Strobilation - Types of Asexual Reproduction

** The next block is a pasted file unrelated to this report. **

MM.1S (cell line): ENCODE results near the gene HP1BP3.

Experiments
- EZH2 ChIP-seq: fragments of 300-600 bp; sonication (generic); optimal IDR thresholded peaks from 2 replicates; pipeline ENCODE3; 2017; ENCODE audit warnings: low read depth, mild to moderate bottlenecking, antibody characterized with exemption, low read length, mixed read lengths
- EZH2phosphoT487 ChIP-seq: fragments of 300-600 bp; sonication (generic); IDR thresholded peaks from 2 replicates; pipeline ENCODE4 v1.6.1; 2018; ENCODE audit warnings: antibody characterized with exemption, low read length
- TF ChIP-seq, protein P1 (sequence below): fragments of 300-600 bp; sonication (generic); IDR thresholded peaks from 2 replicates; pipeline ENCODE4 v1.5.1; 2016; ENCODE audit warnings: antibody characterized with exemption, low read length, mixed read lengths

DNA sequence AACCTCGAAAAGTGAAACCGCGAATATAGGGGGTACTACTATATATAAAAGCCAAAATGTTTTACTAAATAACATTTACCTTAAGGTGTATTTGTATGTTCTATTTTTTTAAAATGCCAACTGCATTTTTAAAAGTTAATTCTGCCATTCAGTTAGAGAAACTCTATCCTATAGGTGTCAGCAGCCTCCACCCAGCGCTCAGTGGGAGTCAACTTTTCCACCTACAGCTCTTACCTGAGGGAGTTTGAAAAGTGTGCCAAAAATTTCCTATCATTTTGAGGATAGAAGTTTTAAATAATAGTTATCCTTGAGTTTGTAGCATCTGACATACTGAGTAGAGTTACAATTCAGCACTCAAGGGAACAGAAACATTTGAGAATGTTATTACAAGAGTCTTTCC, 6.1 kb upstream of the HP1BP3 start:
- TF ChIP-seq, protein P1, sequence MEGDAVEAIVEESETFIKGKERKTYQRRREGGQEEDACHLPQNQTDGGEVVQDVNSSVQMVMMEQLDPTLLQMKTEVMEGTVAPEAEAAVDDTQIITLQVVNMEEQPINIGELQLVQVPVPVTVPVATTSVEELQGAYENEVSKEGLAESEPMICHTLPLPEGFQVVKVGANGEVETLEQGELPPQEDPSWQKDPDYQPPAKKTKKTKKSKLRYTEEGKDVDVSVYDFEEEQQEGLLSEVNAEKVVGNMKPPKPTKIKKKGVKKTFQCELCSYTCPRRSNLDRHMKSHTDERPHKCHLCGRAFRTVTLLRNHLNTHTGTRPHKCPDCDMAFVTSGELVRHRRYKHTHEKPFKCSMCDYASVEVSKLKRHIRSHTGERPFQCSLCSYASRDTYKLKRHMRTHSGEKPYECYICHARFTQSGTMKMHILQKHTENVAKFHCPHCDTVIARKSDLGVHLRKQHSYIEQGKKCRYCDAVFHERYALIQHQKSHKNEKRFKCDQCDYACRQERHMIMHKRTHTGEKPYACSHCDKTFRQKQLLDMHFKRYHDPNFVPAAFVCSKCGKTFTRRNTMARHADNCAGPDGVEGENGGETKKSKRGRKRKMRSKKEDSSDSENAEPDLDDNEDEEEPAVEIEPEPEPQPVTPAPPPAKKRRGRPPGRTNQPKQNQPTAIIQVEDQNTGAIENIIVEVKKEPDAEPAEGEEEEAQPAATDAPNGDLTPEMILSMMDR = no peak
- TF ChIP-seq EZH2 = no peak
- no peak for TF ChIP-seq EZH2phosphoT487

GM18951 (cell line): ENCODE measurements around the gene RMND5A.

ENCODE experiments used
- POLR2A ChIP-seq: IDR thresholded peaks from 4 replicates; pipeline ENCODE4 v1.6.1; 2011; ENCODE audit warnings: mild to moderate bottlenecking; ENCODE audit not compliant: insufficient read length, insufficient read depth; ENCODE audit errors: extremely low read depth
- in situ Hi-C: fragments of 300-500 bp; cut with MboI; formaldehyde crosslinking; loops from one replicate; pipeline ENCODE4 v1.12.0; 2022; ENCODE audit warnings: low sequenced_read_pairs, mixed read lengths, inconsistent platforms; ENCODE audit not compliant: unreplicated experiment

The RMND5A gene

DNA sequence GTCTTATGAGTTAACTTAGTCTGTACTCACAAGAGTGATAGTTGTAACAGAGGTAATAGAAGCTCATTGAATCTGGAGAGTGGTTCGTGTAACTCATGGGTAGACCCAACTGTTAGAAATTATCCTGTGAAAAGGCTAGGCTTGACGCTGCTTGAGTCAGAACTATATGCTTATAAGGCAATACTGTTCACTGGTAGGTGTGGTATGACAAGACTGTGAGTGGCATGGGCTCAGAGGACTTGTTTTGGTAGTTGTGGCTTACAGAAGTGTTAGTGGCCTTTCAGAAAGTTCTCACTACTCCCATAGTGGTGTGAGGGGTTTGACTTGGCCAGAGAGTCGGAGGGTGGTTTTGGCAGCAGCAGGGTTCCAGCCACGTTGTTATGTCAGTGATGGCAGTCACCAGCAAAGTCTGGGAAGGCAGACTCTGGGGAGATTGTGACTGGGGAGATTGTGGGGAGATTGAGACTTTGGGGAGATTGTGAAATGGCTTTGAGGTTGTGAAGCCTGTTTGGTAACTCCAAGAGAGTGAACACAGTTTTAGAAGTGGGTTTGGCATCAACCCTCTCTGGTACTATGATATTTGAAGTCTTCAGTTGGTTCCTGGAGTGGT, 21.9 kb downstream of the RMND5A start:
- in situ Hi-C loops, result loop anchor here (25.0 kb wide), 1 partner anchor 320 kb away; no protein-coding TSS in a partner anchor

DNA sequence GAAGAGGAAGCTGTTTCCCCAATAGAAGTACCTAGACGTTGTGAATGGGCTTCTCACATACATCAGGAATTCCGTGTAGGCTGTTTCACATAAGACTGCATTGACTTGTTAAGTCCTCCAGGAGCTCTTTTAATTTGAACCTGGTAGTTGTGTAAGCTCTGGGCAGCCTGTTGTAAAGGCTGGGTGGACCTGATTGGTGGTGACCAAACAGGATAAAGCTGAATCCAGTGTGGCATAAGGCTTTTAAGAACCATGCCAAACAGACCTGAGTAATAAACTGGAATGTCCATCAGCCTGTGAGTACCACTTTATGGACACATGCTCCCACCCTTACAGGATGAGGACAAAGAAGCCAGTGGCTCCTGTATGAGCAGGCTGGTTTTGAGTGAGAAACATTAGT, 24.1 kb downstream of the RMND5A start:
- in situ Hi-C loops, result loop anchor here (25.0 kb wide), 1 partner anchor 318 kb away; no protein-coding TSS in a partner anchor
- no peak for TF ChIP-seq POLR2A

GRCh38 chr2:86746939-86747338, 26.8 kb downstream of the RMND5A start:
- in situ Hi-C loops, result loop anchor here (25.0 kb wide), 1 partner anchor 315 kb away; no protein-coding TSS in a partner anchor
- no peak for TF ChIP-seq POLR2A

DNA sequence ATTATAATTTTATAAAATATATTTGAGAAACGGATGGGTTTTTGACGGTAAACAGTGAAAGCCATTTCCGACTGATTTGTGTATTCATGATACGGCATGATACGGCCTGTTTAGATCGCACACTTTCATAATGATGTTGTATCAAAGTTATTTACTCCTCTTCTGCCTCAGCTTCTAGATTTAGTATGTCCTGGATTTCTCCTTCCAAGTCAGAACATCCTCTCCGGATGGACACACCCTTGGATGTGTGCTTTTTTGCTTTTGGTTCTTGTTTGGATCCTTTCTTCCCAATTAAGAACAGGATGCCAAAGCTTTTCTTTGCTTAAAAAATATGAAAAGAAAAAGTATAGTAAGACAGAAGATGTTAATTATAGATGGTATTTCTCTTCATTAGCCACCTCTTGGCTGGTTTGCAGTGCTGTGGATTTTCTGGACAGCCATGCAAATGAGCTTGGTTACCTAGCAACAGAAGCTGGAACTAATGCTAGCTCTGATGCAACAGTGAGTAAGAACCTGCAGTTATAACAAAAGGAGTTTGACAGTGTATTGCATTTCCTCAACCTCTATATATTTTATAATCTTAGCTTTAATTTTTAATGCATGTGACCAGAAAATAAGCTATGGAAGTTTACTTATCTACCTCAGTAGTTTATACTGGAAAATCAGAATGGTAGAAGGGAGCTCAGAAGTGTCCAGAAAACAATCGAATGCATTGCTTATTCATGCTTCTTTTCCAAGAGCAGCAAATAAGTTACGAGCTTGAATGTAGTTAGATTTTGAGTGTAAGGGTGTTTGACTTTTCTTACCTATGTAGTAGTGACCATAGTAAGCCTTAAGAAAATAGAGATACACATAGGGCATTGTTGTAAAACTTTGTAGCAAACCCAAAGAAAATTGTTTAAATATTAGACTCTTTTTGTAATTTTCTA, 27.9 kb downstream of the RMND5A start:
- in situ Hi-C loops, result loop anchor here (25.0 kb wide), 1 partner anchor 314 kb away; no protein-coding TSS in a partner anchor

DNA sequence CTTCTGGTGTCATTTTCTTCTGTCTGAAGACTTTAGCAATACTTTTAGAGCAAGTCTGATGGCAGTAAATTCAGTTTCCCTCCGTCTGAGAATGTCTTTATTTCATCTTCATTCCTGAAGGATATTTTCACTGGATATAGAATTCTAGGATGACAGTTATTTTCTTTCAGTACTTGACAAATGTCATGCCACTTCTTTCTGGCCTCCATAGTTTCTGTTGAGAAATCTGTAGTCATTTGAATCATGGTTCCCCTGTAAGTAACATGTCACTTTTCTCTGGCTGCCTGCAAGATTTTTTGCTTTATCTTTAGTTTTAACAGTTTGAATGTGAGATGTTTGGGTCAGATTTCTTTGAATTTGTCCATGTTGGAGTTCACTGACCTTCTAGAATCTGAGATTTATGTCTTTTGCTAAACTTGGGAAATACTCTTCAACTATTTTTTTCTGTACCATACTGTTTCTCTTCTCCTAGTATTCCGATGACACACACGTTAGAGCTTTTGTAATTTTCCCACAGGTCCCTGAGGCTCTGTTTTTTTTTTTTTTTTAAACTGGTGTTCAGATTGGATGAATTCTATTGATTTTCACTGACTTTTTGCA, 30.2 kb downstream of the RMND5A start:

Strobilation is a type of asexual reproduction in which successive segments are separated off from the body one after other. It is well demonstrated in some jellyfishes (Scyphozoa) and in tapeworms. In the life-history of Aurelia, a scyphozoan, the planula larva develops into a hydra-like stage termed as hydra tuba or scyphistoma. From the stolon, the scyphistomae may generate new scyphistoma. After a certain period of life this scyphistoma undergoes transverse division producing buds of medusae. This provides it a kind of pattern of a pile of saucers arranged one above the other. In this pile, the youngest (smallest) saucer lies towards the base and the oldest and the largest one at the free end. This "pile of saucers" stage is called the strobila. The transverse discs or young medusae - buds separate one after other from the strobila, each resultant in a kind of larva (called ephyra) which gradually metamorphoses to turns the adult Aurelia. A situation somewhat identical to the above also occurs in the tapeworms. New segments (proglottides) are continuously demarcated off from the neck by a sort of transverse fission; here also, it is the oldest proglottid at the free end that breaks off and the process keeps on repeating.